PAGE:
Why do Idaho charter schools have 10% fewer Brown students than White?
Is this “White flight” from Idaho’s public schools?
Couched in the option of so called “school choice,” there is potential to regress into a political and cultural status once held decades ago.
Segregation was once legal, a conviction that celebrated oneness and sameness in the name of so called freedom and opportunity.
Segregation was, however, choice gone awry.
So what is really meant by “school choice”?
Are our Brown brothers and sisters as aware of the same “school choice” options as our White brothers and sisters?
What would Dr. King say about so called “school choice”?
Travis Manning is Executive Director of The Common Sense Democracy Foundation, an Idaho citizen think tank, and can be reached at Manning_Travis@hotmail.com.
Also republished by DKOMA.
A bunch of cute gals chase a guy to the left, screaming. The same bunch of fiesty women then chase a guy to the right, screaming and waving their arms. The guys dance, skillfully moving like Elvis in his prime. The gals dance, twisting and turning artfully, as if in a scene from Grease. The scene is tasteful, anachronistic, and warmly inviting. So began an evening of exciting, innovative choreography featuring the work of Carl Rowe and Marla Hansen, Co-Artistic Directors of the Idaho Dance Theatre and guest choreographer, Lauren Edson.
It was a delighful opening to the IDT’s winter show, which I caught this weekend at Boise State University. The performance includes dance with poetry, music and film weaved through, as if it were a tapestry. The program demonstrates stunning virtuosity in works that effectively utilize the the considerable abilities of the dancers. Good dancers look best in good choreography, and Hansen and Rowe provide that. The show also relies on an underexposed music score by excellent composers. An artistic balance is wisely struck, and the audience is allowed to remain engaged since the myriad of profound and complex ideas presented are never taken past tolerance.
The first piece, “Love Hurts”, is built around love themes, punctuated by somewhat minimalist background stage art. The opening set, "Gone, Gone, Gone" - Teeny Bopper Love, featured dancers Gonzalo Valdez and Eric Glenn. The second scene, "Sister Rosetta Goes Before U"– Lost Love, is graced by the poise and authenticity of dancers Shantyl Betty, Elizabeth Henscheid, Sayoko Knode, Lia Mrazek, and Caitlin Stanley. The group achieves a cohesiveness that compliments the music and each individual dancer’s style, forming a holistic visual experience.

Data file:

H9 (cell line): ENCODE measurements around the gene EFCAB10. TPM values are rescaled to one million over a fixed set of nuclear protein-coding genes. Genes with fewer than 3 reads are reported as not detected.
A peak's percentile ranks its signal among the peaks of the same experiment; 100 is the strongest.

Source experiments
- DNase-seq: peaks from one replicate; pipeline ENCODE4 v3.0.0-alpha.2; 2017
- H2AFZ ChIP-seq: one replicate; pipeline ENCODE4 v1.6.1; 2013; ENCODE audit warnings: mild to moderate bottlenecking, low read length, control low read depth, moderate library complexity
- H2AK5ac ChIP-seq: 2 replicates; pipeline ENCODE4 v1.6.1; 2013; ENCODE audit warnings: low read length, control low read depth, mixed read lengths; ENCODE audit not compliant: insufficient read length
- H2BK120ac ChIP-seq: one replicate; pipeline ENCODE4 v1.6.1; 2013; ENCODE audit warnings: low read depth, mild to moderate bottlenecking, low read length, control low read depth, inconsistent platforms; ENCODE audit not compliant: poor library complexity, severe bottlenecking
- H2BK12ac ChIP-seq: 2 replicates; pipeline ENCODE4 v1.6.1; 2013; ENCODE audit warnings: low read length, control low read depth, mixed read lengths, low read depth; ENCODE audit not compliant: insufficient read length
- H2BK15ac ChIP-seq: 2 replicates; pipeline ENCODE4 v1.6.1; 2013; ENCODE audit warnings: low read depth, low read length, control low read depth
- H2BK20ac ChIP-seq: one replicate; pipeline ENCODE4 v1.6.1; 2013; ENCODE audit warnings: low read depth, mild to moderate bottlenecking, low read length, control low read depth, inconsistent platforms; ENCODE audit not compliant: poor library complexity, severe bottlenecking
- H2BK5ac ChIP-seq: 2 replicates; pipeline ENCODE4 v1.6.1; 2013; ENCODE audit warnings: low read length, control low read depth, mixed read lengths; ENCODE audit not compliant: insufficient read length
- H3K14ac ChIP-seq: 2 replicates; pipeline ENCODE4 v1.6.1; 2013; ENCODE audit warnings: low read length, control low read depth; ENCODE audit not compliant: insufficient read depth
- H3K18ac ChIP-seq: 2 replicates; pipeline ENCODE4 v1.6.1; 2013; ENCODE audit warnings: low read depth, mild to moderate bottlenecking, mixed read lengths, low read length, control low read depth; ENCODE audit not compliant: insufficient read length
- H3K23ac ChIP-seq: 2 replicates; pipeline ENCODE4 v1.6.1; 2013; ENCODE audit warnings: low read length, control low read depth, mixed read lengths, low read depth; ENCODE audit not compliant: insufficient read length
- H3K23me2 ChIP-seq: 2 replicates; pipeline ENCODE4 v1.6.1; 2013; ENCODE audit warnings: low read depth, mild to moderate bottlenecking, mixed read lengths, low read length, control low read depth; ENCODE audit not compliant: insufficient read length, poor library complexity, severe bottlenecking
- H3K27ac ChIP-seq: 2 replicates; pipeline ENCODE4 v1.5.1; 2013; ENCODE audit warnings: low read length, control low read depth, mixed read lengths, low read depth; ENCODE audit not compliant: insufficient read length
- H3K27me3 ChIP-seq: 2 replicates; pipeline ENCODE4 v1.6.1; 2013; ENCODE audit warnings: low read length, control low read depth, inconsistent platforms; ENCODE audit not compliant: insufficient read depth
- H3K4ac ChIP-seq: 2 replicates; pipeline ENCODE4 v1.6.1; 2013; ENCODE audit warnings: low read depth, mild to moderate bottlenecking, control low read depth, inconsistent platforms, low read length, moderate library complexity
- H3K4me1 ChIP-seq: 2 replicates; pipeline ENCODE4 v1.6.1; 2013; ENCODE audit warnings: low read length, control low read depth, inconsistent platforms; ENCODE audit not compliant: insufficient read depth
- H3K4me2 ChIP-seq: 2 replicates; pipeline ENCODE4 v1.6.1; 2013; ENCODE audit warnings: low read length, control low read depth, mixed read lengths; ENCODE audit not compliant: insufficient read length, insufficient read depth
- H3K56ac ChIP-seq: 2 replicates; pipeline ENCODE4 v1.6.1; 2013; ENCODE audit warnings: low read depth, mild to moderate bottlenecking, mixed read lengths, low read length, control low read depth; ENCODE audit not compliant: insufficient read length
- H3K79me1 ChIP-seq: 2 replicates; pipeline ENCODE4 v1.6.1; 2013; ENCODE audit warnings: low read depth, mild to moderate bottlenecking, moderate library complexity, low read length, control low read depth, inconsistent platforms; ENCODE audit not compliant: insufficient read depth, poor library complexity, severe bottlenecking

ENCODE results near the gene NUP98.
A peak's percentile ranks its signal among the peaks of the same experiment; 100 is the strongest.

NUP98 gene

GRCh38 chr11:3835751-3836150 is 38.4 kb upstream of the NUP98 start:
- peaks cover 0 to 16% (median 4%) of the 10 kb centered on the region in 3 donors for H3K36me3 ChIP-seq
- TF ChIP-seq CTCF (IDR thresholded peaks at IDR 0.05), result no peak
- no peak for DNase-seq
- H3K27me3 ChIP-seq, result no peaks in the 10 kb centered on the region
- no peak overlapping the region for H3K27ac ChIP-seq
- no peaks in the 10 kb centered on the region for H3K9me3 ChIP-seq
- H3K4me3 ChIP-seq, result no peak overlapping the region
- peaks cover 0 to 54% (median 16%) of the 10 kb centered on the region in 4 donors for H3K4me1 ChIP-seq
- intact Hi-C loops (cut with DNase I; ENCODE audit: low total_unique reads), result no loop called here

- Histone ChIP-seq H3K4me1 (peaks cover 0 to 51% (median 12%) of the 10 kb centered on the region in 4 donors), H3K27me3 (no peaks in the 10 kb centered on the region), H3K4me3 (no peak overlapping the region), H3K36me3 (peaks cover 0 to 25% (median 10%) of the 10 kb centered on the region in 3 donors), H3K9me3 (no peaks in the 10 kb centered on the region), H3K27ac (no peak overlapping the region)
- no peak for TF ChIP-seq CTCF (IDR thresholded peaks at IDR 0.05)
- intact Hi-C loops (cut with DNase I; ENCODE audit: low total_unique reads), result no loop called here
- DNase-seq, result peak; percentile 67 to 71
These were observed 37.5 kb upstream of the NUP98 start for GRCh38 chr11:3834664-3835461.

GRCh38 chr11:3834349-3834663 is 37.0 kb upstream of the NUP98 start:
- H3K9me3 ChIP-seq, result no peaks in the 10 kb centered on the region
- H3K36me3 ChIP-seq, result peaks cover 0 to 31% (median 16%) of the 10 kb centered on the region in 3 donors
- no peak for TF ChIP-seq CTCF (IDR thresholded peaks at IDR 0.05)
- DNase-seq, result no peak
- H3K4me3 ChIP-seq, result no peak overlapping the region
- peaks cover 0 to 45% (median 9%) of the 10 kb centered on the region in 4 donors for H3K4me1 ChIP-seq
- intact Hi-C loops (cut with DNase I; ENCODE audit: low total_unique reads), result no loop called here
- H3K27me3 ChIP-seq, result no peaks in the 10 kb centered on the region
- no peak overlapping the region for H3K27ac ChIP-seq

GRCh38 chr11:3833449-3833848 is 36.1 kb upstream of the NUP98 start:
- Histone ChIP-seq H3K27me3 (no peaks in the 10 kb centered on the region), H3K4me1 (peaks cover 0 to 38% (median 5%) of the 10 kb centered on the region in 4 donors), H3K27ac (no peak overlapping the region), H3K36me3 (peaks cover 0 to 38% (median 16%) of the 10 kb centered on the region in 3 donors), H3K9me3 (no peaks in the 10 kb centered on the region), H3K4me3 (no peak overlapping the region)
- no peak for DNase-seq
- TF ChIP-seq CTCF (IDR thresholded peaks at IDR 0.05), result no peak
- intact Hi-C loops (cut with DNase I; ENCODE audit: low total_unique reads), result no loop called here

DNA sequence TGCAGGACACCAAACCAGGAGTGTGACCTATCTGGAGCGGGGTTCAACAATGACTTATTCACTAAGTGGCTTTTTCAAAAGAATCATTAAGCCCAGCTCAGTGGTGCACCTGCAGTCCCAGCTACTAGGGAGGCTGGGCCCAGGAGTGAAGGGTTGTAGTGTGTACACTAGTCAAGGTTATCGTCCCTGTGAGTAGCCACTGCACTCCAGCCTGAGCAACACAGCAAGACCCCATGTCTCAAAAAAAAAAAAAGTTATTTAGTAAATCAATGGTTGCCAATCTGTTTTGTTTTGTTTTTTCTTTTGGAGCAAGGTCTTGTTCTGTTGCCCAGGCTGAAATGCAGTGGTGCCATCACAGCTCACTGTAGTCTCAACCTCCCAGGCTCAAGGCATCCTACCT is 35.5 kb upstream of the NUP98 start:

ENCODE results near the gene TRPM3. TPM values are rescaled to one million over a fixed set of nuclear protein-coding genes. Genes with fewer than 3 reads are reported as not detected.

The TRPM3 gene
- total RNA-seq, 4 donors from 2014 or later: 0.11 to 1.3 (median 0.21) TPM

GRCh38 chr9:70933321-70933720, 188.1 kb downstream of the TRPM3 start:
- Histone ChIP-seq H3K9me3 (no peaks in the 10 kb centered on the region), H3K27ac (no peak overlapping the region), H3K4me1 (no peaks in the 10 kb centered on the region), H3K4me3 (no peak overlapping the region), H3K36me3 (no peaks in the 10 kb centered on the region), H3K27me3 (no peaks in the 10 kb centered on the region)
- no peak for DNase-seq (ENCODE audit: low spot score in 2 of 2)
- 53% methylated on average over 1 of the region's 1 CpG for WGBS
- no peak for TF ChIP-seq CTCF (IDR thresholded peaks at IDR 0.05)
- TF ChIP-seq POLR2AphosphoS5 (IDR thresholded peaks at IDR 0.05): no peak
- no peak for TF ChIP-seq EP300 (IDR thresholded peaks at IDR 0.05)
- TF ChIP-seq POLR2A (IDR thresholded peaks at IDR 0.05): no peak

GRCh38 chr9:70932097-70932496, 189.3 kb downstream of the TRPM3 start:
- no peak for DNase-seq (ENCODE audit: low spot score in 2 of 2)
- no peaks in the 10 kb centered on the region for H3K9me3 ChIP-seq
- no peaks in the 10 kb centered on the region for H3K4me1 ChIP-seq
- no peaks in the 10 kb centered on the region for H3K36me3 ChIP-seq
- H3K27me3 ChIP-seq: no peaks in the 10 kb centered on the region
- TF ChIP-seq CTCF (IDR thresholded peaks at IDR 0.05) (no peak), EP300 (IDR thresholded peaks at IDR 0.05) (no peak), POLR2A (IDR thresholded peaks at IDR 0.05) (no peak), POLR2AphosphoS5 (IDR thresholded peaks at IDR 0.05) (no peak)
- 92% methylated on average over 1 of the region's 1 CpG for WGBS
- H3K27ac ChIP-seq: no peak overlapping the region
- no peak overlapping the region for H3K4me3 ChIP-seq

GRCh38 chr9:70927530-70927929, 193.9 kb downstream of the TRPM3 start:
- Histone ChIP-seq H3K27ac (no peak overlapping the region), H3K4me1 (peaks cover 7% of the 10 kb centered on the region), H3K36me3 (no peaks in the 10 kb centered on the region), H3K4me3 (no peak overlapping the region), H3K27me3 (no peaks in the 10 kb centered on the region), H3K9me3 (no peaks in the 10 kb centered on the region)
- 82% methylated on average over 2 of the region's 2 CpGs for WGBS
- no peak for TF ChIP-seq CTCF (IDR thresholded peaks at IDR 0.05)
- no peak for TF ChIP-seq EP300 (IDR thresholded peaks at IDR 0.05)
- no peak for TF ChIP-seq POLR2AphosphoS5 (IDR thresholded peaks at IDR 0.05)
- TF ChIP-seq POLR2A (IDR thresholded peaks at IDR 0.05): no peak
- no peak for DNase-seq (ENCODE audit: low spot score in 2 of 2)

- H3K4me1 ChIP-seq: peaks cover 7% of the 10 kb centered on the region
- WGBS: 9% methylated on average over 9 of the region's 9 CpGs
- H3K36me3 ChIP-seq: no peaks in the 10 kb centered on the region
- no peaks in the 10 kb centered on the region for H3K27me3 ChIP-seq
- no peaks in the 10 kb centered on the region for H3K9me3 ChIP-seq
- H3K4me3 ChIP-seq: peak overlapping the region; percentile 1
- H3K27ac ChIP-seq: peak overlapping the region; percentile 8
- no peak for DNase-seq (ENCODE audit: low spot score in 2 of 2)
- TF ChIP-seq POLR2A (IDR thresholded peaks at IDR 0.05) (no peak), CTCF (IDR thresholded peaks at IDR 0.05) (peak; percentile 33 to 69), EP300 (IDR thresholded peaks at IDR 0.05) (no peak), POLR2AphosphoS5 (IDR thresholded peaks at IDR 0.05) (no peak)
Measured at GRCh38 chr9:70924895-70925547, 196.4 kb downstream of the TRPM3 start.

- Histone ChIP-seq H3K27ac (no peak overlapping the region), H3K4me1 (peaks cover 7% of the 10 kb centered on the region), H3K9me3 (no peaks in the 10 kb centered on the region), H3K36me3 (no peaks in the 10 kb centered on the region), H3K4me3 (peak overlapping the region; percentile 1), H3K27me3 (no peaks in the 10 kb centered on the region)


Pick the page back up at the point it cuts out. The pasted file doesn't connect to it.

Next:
Two pieces, “Nothin” -Angry Love and Trampled Rose, by themselves are worth whatever you pay to see this show. In the first, we are treated with Yurek Hansen’s amazing dance abilities in movement choices that constantly ebb and flow with the music score. Hansen is at times totally still, at times en adagio. Then within a microsecond he explodes across the stage with exceptional movement choices and skill. Nothin-Angry Love, requires significant virtuosity and timing. IDT dancers Yurek Hansen, Elizabeth Henscheld, Sayoko Knode, and Lia Mrazek literally nailed it. Intensely kinetic, the work consists of non-stop energy with stunning duets and a compelling storyline.
The subsequent works, “Silent Past”, choreographed by guest Lauren Edson, and “How Things Are” choreographed by Carl Rowe contain the requisite level of development to maintain performace life. They feature wonderful music, diverse costumes, and unpredictable choreography. Timing is crisp and the variations are nuanced.
Originally posted to Daily Kos Readers and Book Lovers.
Also republished by Black Kos community and Progressive Friends of the Library Newsletter.